Private Agreements for Coordinating Patent Rights: The Case of Patent Pools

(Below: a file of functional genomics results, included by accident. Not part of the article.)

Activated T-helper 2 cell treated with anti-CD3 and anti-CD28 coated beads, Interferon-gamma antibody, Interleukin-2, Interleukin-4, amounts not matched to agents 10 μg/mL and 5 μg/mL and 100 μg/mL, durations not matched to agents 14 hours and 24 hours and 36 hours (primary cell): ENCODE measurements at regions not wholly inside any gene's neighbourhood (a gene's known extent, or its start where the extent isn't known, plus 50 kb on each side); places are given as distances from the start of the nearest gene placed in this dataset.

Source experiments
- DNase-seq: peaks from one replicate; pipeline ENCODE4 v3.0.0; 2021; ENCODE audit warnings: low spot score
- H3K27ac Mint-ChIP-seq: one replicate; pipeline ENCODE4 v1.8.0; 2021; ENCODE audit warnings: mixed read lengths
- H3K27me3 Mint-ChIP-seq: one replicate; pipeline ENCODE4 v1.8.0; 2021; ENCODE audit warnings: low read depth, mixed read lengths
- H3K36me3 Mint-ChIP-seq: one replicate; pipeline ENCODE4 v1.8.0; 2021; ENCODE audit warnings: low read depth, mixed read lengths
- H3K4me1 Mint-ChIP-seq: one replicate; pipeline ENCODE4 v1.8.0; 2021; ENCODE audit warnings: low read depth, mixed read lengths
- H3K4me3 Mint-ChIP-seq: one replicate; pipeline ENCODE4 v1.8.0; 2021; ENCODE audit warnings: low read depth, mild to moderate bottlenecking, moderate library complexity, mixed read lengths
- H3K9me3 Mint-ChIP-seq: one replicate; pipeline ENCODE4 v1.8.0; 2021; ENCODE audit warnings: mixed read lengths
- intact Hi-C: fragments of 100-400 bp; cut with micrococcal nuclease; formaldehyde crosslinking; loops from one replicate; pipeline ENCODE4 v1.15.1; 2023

Inventors and users of technology often enter into cooperative agreements for sharing their intellectual property in order to implement a standard or to avoid costly litigation. Over the past two decades, U.S. antitrust authorities have viewed pooling arrangements that integrate complementary, valid and essential patents as having procompetitive benefits in reducing prices, transactions costs, and the incidence of legal suits. Since patent pools are cooperative agreements, they also have the potential of suppressing competition if, for example, they harbor weak or invalid patents, dampen incentives to conduct research on innovations that compete with the pooled patents, foreclose competition from downstream product or upstream input markets, or raise prices on goods that compete with the pooled patents. In synthesizing the ideas advanced in the economic literature, this paper explores whether these antitrust concerns apply to pools with complementary patents and, if they do, the implications for competition policy to constrain them. Special attention is given to the application of the U.S. Department of JusticeâFederal Trade Commission Guidelines for the Licensing of Intellectual Property (1995) and its companion Antitrust Enforcement and Intellectual Property Rights: Promoting Innovation and Competition (2007) to recent patent pool cases.
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